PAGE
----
While online education provides flexibility and convenience, it also requires a time commitment at least equivalent to a traditional, face-to-face class.   A good rule of thumb for a college level class is to expect to invest three hours per week for every credit unit of the course.  As this is a five credit course, you can expect to invest fifteen hours per week, at a minimum, in reading, discussing, problem solving, and other class activities leading to your mastery of the learning objectives for this course.   Rather than spending time commuting to the campus at times that may not be convenient for you, you can participate in the class  from the comfort of your office or home, at times that are convenient to you.  But, you still need to do it in a disciplined and consistent manner!


We will be covering ten chapters, one chapter per week, during the course of the quarter.  The class week begins on Monday and ends on the following Sunday.  I will make an announcement when a chapter is coming to an end and a new chapter is beginning.  At the start of week, I will post the week’s assignments in the Course Materials section of Angel.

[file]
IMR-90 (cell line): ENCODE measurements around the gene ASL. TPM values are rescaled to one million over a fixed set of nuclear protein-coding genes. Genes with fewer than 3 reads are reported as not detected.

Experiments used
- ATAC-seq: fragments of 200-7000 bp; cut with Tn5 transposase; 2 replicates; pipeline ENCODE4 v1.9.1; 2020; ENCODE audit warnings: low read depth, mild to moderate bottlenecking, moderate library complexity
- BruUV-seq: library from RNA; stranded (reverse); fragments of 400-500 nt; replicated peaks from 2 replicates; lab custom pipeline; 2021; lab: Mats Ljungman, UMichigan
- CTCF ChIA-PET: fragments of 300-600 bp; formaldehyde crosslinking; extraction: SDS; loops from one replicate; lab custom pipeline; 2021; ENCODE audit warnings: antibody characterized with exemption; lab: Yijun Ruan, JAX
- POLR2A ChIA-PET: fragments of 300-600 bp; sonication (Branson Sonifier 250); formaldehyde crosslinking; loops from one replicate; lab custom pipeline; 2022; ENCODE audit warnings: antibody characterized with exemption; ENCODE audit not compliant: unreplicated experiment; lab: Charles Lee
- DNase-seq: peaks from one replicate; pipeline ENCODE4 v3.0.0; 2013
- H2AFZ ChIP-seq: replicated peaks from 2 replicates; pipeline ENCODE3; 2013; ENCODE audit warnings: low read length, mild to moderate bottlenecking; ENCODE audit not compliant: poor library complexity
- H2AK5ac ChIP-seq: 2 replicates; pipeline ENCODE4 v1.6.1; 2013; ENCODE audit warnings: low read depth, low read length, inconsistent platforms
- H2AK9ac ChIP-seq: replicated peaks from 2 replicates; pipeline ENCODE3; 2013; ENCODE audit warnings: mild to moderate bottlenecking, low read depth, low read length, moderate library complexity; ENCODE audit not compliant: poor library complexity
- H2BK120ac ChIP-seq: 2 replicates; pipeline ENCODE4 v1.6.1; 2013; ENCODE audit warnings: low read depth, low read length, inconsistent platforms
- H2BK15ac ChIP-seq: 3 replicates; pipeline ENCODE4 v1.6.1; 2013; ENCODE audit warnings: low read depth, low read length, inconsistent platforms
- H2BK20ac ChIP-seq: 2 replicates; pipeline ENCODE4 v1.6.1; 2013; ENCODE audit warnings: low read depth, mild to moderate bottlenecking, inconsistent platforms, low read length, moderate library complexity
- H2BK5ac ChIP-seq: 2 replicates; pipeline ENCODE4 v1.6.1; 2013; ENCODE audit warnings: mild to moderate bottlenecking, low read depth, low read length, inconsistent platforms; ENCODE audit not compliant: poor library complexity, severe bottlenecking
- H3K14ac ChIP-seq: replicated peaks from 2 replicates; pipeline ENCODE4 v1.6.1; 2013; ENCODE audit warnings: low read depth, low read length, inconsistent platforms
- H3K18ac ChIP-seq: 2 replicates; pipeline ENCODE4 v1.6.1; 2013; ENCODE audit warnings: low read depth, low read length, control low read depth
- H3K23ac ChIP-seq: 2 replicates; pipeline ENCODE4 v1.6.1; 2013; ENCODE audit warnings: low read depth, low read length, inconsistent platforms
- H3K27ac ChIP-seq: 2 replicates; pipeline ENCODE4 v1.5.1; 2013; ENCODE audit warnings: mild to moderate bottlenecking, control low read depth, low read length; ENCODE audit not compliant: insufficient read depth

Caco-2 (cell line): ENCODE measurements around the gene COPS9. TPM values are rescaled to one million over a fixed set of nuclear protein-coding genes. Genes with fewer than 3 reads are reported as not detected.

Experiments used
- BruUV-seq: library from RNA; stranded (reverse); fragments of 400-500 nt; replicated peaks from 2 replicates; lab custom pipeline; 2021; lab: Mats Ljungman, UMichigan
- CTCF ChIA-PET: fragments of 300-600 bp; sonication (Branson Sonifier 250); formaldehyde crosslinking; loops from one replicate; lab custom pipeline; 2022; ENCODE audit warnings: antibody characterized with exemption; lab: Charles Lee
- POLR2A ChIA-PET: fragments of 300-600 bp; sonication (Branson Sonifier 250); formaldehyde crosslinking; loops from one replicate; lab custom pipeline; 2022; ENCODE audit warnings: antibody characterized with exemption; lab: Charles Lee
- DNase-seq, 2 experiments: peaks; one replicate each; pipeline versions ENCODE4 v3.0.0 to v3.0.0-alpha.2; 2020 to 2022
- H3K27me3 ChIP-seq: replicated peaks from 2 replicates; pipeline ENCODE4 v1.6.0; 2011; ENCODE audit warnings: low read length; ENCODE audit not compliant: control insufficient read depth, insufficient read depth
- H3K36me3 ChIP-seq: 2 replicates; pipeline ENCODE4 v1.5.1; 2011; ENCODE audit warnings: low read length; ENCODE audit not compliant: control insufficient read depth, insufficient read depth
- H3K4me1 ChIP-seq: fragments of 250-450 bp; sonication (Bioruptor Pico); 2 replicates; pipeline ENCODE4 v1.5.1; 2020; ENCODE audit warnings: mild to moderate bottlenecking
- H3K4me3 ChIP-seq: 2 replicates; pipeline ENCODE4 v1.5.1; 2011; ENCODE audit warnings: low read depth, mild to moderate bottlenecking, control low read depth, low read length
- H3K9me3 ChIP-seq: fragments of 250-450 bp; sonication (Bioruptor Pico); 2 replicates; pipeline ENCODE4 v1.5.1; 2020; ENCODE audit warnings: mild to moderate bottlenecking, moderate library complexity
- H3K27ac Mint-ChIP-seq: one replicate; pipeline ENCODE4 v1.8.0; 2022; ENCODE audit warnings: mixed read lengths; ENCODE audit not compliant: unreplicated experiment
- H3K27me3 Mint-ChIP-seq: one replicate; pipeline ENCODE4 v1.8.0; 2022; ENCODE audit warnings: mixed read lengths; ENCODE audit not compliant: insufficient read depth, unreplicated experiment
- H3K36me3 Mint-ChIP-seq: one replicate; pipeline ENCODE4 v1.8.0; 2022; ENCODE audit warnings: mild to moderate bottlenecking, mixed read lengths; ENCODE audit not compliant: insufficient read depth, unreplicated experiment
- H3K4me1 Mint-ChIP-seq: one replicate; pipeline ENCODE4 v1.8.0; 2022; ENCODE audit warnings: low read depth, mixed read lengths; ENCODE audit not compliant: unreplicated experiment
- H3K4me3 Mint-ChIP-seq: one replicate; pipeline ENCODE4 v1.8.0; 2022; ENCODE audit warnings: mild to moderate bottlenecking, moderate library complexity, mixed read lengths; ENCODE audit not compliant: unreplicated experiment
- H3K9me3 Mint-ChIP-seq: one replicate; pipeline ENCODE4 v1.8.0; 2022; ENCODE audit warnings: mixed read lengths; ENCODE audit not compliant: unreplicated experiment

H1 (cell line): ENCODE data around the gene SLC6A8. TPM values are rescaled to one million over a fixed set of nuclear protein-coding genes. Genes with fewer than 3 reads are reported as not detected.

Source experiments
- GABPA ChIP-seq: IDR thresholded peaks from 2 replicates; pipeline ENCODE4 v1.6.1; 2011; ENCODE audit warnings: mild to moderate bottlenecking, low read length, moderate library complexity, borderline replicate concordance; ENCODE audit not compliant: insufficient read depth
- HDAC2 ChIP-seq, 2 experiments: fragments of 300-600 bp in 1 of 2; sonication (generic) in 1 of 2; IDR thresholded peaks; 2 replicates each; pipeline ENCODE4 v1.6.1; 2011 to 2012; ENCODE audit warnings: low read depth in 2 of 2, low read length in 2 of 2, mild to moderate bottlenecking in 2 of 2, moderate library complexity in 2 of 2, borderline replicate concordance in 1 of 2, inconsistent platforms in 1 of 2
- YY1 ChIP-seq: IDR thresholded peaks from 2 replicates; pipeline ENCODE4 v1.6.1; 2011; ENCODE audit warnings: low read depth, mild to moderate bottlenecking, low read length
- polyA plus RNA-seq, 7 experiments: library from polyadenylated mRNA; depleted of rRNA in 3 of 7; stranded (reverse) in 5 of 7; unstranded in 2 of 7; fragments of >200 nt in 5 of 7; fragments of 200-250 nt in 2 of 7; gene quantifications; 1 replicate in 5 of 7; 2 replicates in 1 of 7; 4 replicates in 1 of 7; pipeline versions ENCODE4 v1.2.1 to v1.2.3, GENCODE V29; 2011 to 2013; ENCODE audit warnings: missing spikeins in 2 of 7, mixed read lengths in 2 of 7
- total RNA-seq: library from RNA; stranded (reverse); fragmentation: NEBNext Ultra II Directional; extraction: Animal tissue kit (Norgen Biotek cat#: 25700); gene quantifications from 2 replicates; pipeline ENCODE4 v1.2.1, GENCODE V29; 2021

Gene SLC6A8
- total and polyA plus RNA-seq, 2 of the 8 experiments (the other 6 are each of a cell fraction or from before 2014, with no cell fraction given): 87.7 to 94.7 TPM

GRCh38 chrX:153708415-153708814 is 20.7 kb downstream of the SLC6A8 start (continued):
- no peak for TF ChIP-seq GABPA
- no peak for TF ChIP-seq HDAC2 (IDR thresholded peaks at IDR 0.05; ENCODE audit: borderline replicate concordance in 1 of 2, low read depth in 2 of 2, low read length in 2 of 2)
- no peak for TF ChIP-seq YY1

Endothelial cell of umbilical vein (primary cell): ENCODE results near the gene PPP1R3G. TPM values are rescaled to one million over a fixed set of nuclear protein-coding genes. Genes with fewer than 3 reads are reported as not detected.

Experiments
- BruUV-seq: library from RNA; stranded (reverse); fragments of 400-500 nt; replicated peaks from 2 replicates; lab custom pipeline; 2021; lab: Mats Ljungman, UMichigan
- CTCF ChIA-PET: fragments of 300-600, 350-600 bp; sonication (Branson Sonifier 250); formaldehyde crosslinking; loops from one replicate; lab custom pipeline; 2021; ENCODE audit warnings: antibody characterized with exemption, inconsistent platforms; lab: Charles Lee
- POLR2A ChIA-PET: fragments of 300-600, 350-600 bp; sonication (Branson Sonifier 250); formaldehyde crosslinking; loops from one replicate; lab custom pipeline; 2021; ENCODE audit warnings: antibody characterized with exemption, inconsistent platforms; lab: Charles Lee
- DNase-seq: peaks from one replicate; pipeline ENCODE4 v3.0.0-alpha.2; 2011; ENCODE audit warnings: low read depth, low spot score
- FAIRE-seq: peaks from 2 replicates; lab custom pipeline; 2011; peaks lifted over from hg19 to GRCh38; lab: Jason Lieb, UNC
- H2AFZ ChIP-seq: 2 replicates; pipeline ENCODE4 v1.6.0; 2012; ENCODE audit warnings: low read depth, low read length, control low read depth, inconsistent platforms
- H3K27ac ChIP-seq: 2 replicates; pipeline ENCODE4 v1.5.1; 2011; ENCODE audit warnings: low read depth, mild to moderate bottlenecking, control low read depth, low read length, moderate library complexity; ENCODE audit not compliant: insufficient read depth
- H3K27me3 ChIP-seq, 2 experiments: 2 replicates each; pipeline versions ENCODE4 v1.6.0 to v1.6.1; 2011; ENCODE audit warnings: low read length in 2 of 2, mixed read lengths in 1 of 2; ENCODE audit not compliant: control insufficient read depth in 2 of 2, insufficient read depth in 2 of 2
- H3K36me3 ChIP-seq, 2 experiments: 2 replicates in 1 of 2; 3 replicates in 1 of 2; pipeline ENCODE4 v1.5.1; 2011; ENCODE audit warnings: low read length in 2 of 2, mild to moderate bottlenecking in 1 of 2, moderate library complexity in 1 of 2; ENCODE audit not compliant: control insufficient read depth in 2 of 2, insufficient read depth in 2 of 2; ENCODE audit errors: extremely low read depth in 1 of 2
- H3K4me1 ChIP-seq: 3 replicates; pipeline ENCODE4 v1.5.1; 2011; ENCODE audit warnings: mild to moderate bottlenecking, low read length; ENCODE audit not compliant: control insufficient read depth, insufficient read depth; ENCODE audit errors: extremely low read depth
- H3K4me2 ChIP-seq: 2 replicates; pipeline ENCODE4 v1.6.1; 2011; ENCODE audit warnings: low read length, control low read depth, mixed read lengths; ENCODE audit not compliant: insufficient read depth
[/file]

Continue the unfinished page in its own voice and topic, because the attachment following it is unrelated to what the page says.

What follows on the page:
Course Objectives:

By the end of the course you should be able to: 

·         read, interpret and evaluate information generated by the media about economics;

·         place those articles within traditional economic analysis, i.e. micro, macro, market failures, impacts on efficiency, etc.;

·         use fundamental tools in analyzing current issues, i.e. opportunity cost, marginal analysis, supply and demand, etc.;

·         define economics and state what function an economy serves in society;

·         state the fundamental economic problem;

·         explain the concept of opportunity cost and how economists use it;

·         read, interpret and use graphs, along with other quantitative tools, commonly used in economics.  These include, supply and demand, production possibilities, cost/benefit analysis, marginal analysis and business cycle model;

·         demonstrate an understanding of the economic, political, social and cultural responses to scarcity and place those responses in appropriate context;

·         recognize and use the three main paradigms (views of how the economy really works) used in economic analysis:  neoclassical nonintervention, Keynesian active intervention and Marxist/structuralist;

·         note and evaluate the role of government in an economy;

·         evaluate past and present attempts to intervene in market outcomes;

·         recognize market failures, their impact on efficiency and evaluate attempts to correct them;

·         understand the forces (demand and supply) that drive overall economic activity in market;

·         recognize the strengths and weaknesses of the commonly used measurements of macroeconomic performance (GDP, CPI and Unemployment rates);

·         explain the role of money supply in the macro economy;